“Failure is only the opportunity to begin again more intelligently”. ~Henry Ford

My initial NIHR Doctoral Research Fellowship application was unsuccessful. The detailed feedback indicated that although I was a suitable candidate the thesis project and support was not of sufficient quality. It is important for grants that you show that you are a committed potential candidate with a robust project detailing measurable outcomes in the planned time frame. You must also demonstrate your supervisors have sufficient experience to supervise you and a training programme is in place for you to obtain the skills necessary to complete the work. It is easy to forget the latter two points in applications. I had presented a couple of abstracts at national meetings based on reviews and audits performed while an ACF. This improved my academic curriculum vitae however we had not thought carefully enough about some of the research techniques needed for the qualitative components of the project. During the next year we refined the question and developed a project group consisting of my research supervisor but also containing academics with specialists interests which were not present in my academic department. I have subsequently obtained funding for a revised project via a fellowship opportunity which has become available at my trust. This certainly would not have been a possibility without the time available from an ACF position.

I have thoroughly enjoyed my time as an ACF despite the pressures of applications deadlines, hours in front of a keyboard and a buzzing fridge.

Regardless of how my academic career develops the experience has been extremely stimulating and rewarding and will be of benefit to me whatever the future holds.

References

1. Medically- and dentally-qualified academic staff: recommendations for training the researchers and educators of the future (the ‘Walport report’). The Academy of Medical Sciences. 2005.

Harry Potter may have been a leader but Neville Longbottom was the radical one

(apols for advert at start)

I watched the Harry Potter and Deathly Hallows during the christmas holiday period. It first reminded me that I really need to go back and read the books as I am sure they are lots of subplots that I missed. But secondly that Neville gets a pretty raw deal compared to Harry Potter. If I was going to be a hero, Neville Longbottom is the hero I would like to be. Little point in believing I am not a geek. But at least a geek who achieves things, a quiet leader.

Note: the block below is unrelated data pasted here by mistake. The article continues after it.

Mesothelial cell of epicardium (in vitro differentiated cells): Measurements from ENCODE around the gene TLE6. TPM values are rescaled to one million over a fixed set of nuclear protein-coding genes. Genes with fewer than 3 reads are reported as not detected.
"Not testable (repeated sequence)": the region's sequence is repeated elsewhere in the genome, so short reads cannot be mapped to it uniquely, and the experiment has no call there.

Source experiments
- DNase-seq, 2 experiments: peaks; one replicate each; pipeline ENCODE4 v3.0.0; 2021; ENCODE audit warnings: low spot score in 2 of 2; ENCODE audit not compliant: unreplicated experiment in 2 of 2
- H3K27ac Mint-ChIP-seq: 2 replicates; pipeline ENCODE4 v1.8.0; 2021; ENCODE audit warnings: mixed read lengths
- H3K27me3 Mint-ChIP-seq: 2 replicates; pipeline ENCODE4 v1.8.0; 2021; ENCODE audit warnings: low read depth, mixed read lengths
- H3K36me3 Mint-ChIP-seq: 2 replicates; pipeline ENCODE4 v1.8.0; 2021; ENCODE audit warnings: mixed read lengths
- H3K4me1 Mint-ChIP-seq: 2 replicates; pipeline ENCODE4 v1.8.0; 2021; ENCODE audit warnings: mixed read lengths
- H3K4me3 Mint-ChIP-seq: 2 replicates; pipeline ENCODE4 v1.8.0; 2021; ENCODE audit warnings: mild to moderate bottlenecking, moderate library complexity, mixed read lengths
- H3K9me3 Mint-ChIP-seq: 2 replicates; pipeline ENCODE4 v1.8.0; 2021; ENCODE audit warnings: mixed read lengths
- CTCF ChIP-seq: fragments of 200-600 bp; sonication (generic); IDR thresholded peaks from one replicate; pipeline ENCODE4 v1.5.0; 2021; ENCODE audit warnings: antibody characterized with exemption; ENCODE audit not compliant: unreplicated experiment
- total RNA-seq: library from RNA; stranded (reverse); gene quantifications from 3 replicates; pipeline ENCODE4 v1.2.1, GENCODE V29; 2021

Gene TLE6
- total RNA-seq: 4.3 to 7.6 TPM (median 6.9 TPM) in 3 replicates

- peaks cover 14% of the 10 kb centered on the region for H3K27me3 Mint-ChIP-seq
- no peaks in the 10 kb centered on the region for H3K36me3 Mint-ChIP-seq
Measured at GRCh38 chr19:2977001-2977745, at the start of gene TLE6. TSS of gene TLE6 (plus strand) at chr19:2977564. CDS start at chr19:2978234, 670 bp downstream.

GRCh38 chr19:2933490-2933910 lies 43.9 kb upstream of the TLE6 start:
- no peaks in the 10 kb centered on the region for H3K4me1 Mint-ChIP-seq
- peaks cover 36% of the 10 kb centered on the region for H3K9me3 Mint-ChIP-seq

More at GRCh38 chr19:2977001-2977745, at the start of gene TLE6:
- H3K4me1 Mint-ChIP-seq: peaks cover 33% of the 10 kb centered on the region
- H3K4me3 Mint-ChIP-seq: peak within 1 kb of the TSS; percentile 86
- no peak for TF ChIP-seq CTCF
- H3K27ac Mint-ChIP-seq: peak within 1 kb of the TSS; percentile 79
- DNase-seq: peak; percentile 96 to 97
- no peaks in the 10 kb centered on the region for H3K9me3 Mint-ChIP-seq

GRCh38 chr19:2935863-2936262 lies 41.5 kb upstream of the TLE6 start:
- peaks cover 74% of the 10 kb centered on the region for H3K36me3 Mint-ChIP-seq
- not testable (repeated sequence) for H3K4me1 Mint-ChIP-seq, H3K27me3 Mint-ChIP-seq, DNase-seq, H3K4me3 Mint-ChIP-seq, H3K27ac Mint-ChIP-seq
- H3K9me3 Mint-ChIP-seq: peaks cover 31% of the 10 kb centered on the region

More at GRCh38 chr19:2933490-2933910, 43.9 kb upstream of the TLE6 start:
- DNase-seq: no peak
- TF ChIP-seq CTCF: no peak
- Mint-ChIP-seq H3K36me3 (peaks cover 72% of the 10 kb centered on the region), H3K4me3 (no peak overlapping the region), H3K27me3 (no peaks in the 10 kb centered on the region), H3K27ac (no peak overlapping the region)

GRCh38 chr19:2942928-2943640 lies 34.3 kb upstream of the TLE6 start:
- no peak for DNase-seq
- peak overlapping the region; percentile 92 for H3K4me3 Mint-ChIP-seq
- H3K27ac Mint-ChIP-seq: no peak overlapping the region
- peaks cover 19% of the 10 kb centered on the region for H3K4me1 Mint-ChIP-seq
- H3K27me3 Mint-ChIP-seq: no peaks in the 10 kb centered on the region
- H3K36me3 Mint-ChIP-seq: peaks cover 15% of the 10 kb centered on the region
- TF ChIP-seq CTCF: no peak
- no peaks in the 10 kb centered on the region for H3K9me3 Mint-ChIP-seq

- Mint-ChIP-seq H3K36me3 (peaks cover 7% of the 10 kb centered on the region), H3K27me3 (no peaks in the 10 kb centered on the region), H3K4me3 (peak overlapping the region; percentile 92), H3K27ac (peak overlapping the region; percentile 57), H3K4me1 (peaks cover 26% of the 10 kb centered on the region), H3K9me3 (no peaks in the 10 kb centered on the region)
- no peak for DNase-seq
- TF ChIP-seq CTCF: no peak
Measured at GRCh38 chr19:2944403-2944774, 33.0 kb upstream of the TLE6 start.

Neville Longbottom: So how are we going to get to London?

Harry Potter: Look, it’s not that I don’t appreciate everything you’ve done, all of you, but – but I’ve got you into enough trouble as it is.

[walks past everyone]

Neville Longbottom: Dumbledore’s Army’s supposed to be about doing something real.

[Harry stops turns around to face them]

Neville Longbottom: Or was all that just words to you?

[extract from Harry Potter and the Order of the Phoenix]

The concept of leadership in medicine is pejoratively and passionately pontificated. The impossibility of everyone being a stereotypical ‘leader’ balanced with the importance of all professionals needing to demonstrate ‘leadership’. Harry Potter commonly seen as the former archetype but not everyone can be a ‘Harry’. This is either because they don’t have the subtle instinct to act the right time, are not willing to embrace the negatives or simply weren’t in the right place at the right time. Conversely not everyone sees Neville as a traditional leader but from a hesitant ackward beginning he quietly goes about his business supporting those who need help. He actually has much in common with Harry. Their values and motivations are no different and he ultimately co-ordinates a resistance movement in Harry’s absence. Neville demonstrates true leadership by followership.

Perhaps it is time for us to acknowledge the Neville Longbottom’s of the healthcare system. Those that deliver, sometimes in the absence of guidance, even when everything is stacked against them. The Neville’s appreciate the desire to be involved in creating an effective, high quality healthcare  (it’s not just the Harrys) but acknowledge the system doesn’t give everyone the chance to help deliver it.

If you feel more like a Neville than a Harry then there are things you can do. The School for Healthcare Radicals has opened – an opportunity to learn how to develop yourself, and others, to create change in health and care environments. This school itself has percolated out of NHS Change Day, the 2014 event being now less than two months away. Both are open to all regardless of your profession, grade or place of work. The ideas and pledges you submit are yours and the manner in which you carry them out is up to YOU. But like Neville its likely that you are the type of person who will be delivering more than words…..

“Text, Slides and Videotape”: #SMACCGold Workshop Pre-reading

The pre-conference workshops for #SMACCGOLD represent an opportunity for delegates to gain additional skills direct from some of the conference speakers

The Education Workshop contains a short session on “Text, Slides and Videotape” hosted by yours truly. The aim of this session is to aid delegates use of audio-visual tools to maximise the impact of their teaching. There will be lean towards the use of video as resources on other medium are easily found elsewhere (and its the area in which the greatest gains for least effort can be made IMHO)